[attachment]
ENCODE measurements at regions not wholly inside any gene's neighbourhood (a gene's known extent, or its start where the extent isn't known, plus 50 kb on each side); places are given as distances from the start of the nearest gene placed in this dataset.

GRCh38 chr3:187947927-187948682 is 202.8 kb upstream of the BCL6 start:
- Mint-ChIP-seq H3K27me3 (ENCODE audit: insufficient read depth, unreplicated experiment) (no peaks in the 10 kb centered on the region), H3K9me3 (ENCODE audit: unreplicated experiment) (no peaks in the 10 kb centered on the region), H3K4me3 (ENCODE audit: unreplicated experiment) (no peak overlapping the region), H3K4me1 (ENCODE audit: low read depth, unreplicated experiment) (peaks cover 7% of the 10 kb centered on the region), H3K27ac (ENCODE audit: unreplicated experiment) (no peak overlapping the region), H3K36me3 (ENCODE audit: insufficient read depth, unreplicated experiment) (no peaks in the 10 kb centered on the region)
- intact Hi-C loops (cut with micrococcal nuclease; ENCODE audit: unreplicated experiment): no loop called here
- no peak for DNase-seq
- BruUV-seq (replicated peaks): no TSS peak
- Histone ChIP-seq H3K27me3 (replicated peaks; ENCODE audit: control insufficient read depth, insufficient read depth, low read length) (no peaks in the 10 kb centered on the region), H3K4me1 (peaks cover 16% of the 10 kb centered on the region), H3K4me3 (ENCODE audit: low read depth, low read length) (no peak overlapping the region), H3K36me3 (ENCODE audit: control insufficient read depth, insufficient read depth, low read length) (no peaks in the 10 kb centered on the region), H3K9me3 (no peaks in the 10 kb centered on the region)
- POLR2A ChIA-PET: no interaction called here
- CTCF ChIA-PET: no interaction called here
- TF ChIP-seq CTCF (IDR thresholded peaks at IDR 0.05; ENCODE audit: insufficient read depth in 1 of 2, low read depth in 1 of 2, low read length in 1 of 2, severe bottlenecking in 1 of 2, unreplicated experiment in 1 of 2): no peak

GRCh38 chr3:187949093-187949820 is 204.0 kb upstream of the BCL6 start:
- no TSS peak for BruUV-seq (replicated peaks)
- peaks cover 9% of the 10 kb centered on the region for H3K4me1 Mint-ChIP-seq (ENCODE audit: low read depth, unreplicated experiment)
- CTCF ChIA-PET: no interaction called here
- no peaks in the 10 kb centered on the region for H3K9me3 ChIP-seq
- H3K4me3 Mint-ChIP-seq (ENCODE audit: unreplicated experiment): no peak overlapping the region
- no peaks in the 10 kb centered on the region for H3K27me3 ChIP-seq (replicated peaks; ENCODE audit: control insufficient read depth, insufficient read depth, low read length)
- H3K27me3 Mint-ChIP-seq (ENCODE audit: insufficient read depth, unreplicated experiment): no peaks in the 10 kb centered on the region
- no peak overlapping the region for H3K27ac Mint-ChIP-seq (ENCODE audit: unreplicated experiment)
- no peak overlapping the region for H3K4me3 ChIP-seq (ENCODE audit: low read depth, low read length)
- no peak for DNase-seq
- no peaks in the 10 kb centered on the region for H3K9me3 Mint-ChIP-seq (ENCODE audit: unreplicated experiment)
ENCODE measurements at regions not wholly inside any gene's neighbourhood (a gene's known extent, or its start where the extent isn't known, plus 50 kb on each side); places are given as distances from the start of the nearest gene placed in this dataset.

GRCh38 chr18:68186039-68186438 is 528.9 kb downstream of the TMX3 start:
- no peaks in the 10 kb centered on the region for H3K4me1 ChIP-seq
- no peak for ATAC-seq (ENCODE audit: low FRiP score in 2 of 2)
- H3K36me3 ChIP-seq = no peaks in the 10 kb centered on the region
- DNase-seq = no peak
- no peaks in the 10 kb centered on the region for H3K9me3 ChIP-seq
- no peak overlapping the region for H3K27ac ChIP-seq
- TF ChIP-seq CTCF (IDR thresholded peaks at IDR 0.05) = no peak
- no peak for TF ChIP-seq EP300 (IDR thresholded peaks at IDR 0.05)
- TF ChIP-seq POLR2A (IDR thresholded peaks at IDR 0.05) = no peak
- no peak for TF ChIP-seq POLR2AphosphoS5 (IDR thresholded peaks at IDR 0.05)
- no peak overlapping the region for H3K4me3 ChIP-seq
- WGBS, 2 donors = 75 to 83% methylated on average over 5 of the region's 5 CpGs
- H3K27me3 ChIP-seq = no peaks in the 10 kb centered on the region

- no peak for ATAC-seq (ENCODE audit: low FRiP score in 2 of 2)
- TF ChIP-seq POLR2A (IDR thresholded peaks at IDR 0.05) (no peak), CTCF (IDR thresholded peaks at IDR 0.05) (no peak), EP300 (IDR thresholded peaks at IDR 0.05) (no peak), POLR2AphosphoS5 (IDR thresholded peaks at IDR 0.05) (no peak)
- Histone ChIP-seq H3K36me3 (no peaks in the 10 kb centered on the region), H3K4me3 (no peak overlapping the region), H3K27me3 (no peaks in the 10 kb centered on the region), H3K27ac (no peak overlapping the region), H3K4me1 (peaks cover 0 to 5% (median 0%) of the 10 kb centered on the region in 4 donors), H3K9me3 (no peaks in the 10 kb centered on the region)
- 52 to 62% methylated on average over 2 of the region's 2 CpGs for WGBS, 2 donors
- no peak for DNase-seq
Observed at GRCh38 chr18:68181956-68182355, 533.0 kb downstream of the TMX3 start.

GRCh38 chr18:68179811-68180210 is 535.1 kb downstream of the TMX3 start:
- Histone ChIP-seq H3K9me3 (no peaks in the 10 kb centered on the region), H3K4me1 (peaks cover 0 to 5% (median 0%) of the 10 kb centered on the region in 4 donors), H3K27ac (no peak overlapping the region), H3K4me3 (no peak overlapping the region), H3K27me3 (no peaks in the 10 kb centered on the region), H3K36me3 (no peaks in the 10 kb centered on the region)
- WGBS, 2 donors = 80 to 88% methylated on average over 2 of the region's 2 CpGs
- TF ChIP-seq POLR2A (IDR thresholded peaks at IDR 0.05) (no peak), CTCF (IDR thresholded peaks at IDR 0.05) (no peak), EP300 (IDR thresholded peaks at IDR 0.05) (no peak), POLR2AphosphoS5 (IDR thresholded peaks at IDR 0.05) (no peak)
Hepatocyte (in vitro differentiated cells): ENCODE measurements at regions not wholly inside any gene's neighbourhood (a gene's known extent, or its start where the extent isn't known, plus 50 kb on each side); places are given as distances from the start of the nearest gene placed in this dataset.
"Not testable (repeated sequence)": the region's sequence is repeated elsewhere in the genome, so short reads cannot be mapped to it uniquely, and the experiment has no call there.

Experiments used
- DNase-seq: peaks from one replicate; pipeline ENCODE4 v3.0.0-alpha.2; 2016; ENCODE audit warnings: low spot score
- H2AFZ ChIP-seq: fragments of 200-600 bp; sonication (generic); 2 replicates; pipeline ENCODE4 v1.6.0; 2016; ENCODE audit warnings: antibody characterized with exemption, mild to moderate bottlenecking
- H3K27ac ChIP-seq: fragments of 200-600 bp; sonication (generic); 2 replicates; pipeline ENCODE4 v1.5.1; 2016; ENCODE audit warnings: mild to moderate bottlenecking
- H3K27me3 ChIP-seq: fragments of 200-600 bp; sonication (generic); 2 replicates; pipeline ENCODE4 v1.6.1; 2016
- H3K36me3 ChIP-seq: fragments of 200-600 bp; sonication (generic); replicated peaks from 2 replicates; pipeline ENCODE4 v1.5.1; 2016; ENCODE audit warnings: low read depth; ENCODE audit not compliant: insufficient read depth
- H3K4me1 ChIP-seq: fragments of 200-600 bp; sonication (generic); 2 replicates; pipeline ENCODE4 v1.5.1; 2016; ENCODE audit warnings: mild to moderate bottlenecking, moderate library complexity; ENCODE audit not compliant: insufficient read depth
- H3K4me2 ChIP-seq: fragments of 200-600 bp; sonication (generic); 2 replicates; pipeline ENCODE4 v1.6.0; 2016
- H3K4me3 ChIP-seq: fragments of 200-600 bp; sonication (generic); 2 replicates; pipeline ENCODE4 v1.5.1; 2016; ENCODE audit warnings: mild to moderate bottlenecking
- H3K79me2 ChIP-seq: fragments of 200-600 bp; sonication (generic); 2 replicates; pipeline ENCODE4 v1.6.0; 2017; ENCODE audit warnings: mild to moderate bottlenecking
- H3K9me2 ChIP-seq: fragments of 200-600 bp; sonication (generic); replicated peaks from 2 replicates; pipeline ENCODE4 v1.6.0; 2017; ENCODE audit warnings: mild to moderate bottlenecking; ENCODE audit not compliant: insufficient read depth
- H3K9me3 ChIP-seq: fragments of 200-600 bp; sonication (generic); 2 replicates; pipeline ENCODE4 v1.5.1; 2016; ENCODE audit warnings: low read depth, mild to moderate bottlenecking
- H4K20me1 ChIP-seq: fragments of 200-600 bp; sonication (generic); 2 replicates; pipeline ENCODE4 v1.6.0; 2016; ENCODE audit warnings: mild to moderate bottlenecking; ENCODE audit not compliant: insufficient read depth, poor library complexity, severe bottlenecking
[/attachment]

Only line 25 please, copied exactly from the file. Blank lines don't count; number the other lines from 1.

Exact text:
- no peaks in the 10 kb centered on the region for H3K4me1 ChIP-seq